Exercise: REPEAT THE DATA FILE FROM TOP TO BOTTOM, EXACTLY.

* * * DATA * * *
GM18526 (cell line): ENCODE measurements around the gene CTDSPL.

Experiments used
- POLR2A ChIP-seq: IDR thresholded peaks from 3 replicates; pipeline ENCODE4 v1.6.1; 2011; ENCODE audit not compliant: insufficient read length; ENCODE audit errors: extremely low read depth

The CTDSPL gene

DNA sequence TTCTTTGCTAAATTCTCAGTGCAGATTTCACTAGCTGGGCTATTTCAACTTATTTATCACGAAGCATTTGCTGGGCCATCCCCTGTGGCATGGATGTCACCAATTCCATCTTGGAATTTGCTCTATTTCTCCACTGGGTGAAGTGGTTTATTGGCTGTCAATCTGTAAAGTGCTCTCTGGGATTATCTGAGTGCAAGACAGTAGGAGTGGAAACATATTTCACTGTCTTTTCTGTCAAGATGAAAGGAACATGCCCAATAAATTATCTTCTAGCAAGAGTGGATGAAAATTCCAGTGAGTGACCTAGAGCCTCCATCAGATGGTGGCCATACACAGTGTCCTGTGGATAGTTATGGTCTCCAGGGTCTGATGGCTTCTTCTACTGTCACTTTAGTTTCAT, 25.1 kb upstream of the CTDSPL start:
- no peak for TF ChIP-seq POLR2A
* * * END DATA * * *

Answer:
GM18526 (cell line): ENCODE measurements around the gene CTDSPL.

Experiments used
- POLR2A ChIP-seq: IDR thresholded peaks from 3 replicates; pipeline ENCODE4 v1.6.1; 2011; ENCODE audit not compliant: insufficient read length; ENCODE audit errors: extremely low read depth

The CTDSPL gene

DNA sequence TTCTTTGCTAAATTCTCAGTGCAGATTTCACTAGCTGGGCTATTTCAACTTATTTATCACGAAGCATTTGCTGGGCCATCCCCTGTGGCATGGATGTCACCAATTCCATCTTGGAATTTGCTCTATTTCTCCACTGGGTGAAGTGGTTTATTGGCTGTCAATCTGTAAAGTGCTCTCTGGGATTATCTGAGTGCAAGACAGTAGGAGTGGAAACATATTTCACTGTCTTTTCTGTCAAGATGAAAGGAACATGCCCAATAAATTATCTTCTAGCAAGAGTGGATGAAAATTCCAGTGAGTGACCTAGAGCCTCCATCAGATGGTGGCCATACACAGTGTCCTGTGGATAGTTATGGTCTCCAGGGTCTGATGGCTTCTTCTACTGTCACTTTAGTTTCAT, 25.1 kb upstream of the CTDSPL start:
- no peak for TF ChIP-seq POLR2A